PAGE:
Shopping L.A. | Apolis: Common Gallery

Convincing your best friend to drive you to downtown L.A. to check out a new shop isn’t always an easy thing. As someone that lives in New York I get the aversion to “downtown” – it’s a big commitment. Similarly for me, at times it is difficult to get me to leave my twenty block bubble in downtown New York. Luckily though, my friend didn’t mind making the trip and today we got to check out the new retail arm of maker Apolis for the first time.

The new shop, dubbed Apolis: Common Gallery is a minimal men’s retail store on East 3rd Street that stocks all of the complete line from the burgeoning menswear label, along with nearly all of the brand’s many collaborations. The simple space, true to its name, also serves as a gallery to showcase the content (film and otherwise) from the company’s many sourcing and humanitarian missions all over the world.

With rents much lower than New York (especially in the Arts District where Apolis has dug in), the retail scene in L.A. is much more dynamic – in my opinion – than on the East Coast. The lower overhead (with means lower risk) makes it possible for brands to experiment more and take more of a chance on their own. This also means that a brand can truly tell its story and present product in the best possible context.

The Apolis shop is simple and clean with a good selection of product and an easy layout. Some would say that the minimal empty store thing is over done or just done, but I think Apolis is just getting started and the shop will evolve over time. When it comes down to it I like what the guys from Apolis offer in terms of both product and (retail) experience – making a trip to downtown L.A. worth it every time.

Apolis: Common Gallery | 806 East 3rd Street Los Angeles, CA 90013 | +1.855.4APOLIS

Comments on “Shopping L.A. | Apolis: Common Gallery

    Ryon on December 9, 2011 12:52 AM:

    I think it has promise. Looks like they have some oxfords with a little heft to them. Nice photography as well Michael.

    mat buckets on December 9, 2011 12:51 PM:

    seems pretty cool, i like the way they laid out everything i rows and the labeling system too. i’m not 100% on the gallery feel though, it would put me on edge

    Burl on December 9, 2011 12:58 PM:

    I love that they are trying something a little different. Entrepreneurship is all about taking a dream to change things and making it happen! Finding a way to mix humanitarian efforts and retail isn’t new, but combining both with the gallery concept makes me want to check them out the next time I am in L.A.

    Greg on December 9, 2011 5:36 PM:

    I’m not getting these guys Filson briefcase for 400 clams. The same bag from filson, with standard canvas, is $215. The fabric is sourced in Uganda, is some of the margin going to relief there? Just trying to understand the price premium.

    jiheison on December 9, 2011 6:06 PM:

    @ Greg


    “Five hundred units of the Philanthropist Briefcase allows the Uganda project to utilize four farmer’s entire yield of cotton for one year. Early results of building a developing industry by providing opportunity through jobs instead of simply charity. Comfortably fits a 15″ laptop.”

    (linked to “Design Notes”)

    That said, imprudent agricultural practice appears to be an issue in Uganda.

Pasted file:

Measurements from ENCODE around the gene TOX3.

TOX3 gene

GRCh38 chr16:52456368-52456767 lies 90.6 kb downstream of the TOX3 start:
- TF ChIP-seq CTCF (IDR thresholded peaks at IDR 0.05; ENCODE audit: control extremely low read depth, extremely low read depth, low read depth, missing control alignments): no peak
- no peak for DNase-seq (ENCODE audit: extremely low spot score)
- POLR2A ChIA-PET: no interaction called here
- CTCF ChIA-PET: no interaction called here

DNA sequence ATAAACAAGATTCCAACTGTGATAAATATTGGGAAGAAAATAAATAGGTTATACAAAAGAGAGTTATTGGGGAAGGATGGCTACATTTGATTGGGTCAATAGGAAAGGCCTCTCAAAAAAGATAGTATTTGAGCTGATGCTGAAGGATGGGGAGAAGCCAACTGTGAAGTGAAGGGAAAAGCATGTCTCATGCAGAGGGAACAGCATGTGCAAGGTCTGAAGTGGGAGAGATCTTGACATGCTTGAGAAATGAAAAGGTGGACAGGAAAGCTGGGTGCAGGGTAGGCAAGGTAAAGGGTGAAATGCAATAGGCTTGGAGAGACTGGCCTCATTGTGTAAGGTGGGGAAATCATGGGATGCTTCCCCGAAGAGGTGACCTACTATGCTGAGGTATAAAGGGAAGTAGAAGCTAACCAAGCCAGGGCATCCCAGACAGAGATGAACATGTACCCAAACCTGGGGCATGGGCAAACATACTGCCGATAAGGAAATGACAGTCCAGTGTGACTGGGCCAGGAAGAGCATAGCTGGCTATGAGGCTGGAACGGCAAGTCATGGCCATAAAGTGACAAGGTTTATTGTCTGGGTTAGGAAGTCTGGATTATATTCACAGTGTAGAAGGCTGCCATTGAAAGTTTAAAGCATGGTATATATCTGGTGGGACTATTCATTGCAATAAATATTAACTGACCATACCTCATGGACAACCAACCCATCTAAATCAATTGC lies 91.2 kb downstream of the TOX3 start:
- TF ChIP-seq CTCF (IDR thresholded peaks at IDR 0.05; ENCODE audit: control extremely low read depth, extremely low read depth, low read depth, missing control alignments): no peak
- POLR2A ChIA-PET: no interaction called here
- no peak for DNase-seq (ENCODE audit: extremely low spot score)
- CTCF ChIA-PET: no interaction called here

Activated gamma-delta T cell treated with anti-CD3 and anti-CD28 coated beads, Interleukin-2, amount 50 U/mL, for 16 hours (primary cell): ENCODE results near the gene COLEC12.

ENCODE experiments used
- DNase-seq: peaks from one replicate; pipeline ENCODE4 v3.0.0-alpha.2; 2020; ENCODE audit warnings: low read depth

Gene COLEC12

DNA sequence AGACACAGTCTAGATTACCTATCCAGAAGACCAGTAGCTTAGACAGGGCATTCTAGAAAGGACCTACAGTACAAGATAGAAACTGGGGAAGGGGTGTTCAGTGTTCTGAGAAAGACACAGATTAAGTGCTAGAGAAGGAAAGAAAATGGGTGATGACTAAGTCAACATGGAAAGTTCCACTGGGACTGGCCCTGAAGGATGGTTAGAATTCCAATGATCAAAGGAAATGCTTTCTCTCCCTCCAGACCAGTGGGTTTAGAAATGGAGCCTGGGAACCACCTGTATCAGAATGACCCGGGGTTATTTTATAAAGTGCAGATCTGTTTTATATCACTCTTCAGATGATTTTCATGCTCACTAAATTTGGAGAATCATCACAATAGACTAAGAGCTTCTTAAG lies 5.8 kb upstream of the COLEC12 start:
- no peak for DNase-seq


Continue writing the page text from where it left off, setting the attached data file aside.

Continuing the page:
Joe on December 9, 2011 6:26 PM:

    ACL, did you happen to check out Wurstküche while you were in the hood? Great beer and sausage selection.

    Scott M B Gustafson on December 9, 2011 7:52 PM:

    This project was designed by me (through my studio MAISON ORION) in close collaboration with the whole Apolis team. It was an excellent experience to have such top notch people as clients and now as friends. Your photos capture the warm soft daylight of the space quite well.

    Common Boston Gentleman on December 9, 2011 7:53 PM:

    Damn good photos. Any shop with the Economist on shelf gets a pass.

    Tickleford on December 9, 2011 9:07 PM:


    allen on December 13, 2011 1:14 AM:

    Dull and in the middle of nowhere. They’ll sell one shirt a week and be gone in six months.

    Kristen on December 20, 2011 5:41 PM:

    Wow, tough crowd.

    I am an East Coast transplant (Brooklyn) and am in SF not LA but I have to say that I think you are right about LA having lower rents and therefore having the ability to be riskier. Look at the way that the art scene is blowing up in LA, some of my favorite artists are leaving Brooklyn to move to Venice Beach.

    Though, “more dynamic” is a stretch. Both the art, style, and fashion in NY & LA are great for the country as a whole. We have to make up for some of the places in the middle.

    I love your photos and think that the clean and sleek store aesthetic is perfect. For those that call it boring, why not think of some of these types of items/ideas as canvas? So many people are mixing with even higher end clothing and accessories. These seem to me to be perfect for mixing.

    You’re full of great perspective and have an eye for what’s beautiful. Thanks. -Kristen

    Morgan on December 21, 2011 1:54 AM:

    The “aversion” to downtown LA is held by people who don’t understand it. Yes, it’s an area in transition, but when I had the recent chance to move from Boston to either NYC or LA, I took LA. So far I love it here, it’s diverse, dynamic, and exciting. It’s also not fully gentrified or sterile, or an outdoor mall. But it’s got lots of cool spaces, rents are amazing compared to NY or Boston for what you get, and you can be part of a community.

    As for Apolis, I passed by it the other night on the way to a sushi place. It looks great and I can’t wait to go check it out.

    Shane on January 3, 2012 10:42 PM:

    I’ll take our art here in the “middle” anyway….

    Shane on January 3, 2012 10:42 PM:

    I’ll take our art here in the “middle” anyday…

Comments are closed.